This week is the first official week for our Lightning Lab GovTech 2019 cohort. While the projects kicked off on Monday, the real work started a week prior with bootcamp. As the name suggests, the bootcamp week is all about getting the teams up to speed on the tools and methodologies they will be applying throughout the project. It’s a crash course to the crash course, and it can be as gruelling as it is fun.
Learning the ways of GovTech
As much as the teams are learning about the tools that they will be using throughout the accelerator, they are also learning about each other. Many of our project teams are a collaborative effort from multiple organisations. A big focus of bootcamp is getting the teams on the same page right from the start.
Teams were guided through creating goals and a team mantra which were then visualised in a t-shirt design. We wanted the cohort to work together to create a wholesome, supportive and productive atmosphere here in the CHQ GovTech hub.
There are a multitude of different theories around how to build successful teams. In the Lightning Lab context, we try to keep things as organic as possible and let the group work out the best approach for them. Nonetheless, we have a few keys things that experience has taught us on how to get teams firing on all cylinders.
Stack the deck
It is crucial to get the right mix of people in the room to start with. This prevents the team from getting sucked into one track of thinking. The whole point is to explore and consider different aspects of their project. Having different cultural, social and experiential backgrounds makes for a much richer application of the tools we use throughout the accelerator.
Consider the exercise of assumption mapping, a key part of the problem discovery process. The purpose is for the participants to work out what they think they know and test whether this is correct. It is also an exercise in working out what they don’t know. If opinions are unanimous in this exercise, the results can be quite narrow. Having a healthy amount of disagreement can prompt a more thorough investigation. One person might consider something an obvious truth while another might be less convinced. Diversity helps to avoid confirmation bias in this process and makes for a more robust exercise.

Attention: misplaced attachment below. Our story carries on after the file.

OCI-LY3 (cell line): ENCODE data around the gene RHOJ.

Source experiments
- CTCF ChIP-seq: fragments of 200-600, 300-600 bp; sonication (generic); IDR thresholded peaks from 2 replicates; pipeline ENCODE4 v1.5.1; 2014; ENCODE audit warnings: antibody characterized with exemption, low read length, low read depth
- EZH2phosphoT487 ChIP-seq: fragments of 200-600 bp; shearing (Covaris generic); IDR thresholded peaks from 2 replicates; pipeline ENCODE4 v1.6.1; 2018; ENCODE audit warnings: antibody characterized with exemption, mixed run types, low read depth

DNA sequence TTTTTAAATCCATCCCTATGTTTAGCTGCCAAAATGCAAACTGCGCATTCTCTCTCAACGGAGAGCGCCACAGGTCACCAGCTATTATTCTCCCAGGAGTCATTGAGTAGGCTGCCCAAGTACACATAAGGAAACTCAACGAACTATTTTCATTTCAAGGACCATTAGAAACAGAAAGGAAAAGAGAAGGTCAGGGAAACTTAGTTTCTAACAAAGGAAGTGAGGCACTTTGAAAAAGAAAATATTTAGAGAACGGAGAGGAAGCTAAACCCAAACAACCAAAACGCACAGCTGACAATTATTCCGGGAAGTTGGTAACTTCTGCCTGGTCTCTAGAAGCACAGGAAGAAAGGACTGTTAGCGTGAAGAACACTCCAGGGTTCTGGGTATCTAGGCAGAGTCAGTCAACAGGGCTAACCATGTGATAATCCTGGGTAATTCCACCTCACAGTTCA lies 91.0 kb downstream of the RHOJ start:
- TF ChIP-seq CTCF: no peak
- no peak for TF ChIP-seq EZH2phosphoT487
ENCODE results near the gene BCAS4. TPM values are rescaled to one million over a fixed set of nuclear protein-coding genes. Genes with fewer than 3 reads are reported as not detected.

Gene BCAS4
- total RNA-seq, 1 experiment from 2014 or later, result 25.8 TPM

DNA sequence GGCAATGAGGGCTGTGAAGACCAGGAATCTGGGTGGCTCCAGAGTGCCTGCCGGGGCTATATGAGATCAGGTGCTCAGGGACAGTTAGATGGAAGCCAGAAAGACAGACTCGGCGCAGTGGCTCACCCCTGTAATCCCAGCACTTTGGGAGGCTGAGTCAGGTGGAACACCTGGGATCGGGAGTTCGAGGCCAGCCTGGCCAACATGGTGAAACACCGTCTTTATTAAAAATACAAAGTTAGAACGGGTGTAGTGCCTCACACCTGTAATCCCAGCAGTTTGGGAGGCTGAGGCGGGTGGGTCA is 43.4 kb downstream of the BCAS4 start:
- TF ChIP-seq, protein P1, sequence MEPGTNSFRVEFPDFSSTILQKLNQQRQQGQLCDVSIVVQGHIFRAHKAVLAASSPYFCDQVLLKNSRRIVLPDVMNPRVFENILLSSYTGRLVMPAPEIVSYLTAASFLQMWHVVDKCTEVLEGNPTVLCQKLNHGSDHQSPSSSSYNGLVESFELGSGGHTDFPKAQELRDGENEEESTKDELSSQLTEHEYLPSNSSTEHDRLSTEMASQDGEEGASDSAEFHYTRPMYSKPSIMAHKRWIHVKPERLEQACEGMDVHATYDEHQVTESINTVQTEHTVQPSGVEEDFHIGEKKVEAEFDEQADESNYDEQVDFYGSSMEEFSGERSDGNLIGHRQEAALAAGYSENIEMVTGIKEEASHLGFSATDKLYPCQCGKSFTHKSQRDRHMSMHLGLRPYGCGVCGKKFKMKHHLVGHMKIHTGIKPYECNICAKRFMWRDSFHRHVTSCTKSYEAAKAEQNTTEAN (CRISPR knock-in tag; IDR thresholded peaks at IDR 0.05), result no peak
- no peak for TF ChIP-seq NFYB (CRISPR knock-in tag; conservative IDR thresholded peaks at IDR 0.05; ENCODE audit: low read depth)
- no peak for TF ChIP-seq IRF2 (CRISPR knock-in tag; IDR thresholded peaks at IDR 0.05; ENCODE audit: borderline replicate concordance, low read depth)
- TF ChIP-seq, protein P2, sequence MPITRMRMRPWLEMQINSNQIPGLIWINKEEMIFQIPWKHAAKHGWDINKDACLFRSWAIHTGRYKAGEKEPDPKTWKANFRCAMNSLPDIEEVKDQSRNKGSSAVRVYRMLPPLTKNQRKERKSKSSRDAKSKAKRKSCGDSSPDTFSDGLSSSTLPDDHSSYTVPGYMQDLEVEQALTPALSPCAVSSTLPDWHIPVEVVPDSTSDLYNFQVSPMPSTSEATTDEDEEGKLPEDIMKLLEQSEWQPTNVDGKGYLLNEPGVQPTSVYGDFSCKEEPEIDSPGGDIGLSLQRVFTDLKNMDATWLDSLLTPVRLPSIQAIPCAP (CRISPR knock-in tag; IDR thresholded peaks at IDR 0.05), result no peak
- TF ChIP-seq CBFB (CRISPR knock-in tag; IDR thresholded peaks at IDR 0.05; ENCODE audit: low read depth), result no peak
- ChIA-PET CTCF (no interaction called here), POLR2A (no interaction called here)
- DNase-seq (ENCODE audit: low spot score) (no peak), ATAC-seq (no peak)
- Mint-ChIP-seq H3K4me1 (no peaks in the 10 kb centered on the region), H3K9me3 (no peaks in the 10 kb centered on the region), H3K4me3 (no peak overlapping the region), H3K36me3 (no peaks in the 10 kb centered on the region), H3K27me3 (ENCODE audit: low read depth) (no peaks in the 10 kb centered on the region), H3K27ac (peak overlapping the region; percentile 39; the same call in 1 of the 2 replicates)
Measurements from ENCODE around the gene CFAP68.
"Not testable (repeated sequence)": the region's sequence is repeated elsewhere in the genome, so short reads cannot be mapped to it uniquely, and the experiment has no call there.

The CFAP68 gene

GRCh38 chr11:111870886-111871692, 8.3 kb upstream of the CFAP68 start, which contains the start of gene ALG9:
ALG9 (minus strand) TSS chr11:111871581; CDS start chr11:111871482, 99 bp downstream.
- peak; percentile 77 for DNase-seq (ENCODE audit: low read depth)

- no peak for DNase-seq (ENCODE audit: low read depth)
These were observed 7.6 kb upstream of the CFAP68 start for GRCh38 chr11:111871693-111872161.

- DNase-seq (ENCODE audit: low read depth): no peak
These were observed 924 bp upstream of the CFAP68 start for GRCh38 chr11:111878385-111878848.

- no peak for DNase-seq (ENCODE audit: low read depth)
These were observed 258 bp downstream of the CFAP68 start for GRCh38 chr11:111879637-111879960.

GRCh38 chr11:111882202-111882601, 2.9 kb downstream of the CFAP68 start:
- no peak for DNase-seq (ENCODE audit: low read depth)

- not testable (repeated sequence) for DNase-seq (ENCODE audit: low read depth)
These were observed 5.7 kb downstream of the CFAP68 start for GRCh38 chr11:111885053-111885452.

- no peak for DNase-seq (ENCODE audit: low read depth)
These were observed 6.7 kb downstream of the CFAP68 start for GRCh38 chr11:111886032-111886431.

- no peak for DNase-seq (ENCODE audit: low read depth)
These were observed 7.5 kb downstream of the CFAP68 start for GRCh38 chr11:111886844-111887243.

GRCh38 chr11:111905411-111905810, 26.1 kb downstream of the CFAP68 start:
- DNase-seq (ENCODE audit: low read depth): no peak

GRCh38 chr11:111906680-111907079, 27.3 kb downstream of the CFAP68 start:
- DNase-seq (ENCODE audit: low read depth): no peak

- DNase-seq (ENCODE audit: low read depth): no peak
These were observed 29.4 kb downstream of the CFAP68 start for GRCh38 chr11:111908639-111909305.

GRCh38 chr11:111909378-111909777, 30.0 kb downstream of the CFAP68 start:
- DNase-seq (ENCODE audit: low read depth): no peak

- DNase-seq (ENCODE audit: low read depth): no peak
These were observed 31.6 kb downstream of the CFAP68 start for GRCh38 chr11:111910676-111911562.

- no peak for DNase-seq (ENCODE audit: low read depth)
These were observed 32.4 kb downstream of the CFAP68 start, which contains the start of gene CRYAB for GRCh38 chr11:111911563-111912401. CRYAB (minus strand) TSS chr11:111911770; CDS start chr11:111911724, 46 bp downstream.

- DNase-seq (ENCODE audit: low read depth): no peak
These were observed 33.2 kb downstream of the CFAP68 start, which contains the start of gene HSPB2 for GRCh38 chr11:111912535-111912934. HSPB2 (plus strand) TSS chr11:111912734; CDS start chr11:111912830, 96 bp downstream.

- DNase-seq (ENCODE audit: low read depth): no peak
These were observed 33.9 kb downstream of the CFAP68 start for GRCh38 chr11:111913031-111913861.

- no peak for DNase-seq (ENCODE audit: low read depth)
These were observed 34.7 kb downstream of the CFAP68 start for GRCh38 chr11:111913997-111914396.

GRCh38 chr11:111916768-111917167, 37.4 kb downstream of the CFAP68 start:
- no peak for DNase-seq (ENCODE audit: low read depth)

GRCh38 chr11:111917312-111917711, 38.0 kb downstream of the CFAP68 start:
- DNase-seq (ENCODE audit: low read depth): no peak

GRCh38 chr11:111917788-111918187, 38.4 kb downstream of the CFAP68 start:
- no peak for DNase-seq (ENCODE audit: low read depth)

Lay out some ground rules
Once the teams are assembled there needs to be an agreement on how they are going to work together. Making a point of talking about this at the start of the programme avoids any nasty confrontations down the line. This sort of tension can kill the level of energy and enthusiasm required in an accelerator environment. By creating a written set of guidelines, everyone has a way to settle these disputes peacefully. All that is required is a simple reminder of the commitment that the whole team made at the very beginning.
The form of this may look different from team to team, as will the things that they outline or outlaw. In order for it to make a difference it is crucial that the whole team is present and contributes to the creation of this document. Once it is agreed on, the guidelines should be written down and made visible to the whole team. Ideally this will be physically placed in the workspace to keep this top of mind. Seeing the guide everyday will serve as a reminder to work with respect and keep everyone happy and on task.
PLAYing for Keeps
It is always a good idea to keep things playful and facilitate as much fun as possible. Our Lightning Lab programmes cram into three months what most startups would go through in a year or more. It’s intense and it’s hard work. This makes it so important to keep things light and find time to laugh and relax whenever possible.
It might be worked into the team’s ‘ways of working’ document. It can be encouraged by the coaches and programme directors. Overall, the team needs to work out how they can inject a bit of life into accelerator life. This will keep the energy high and make the process one that they will look back on as the craziest, best three months of their lives.
So far in GovTech this has taken the form of building paper planes, rock offs and throwing bouncy balls around. The reasons behind the fun presented itself as the teams discovered the benefits of co-leadership, celebrating failure, victory and placing trust in your peers.
If you want more tips on how to build a successful team, check out this resource where we go a bit more in depth on what makes team’s successful. You can also read the full descriptions of this year’s projects here.
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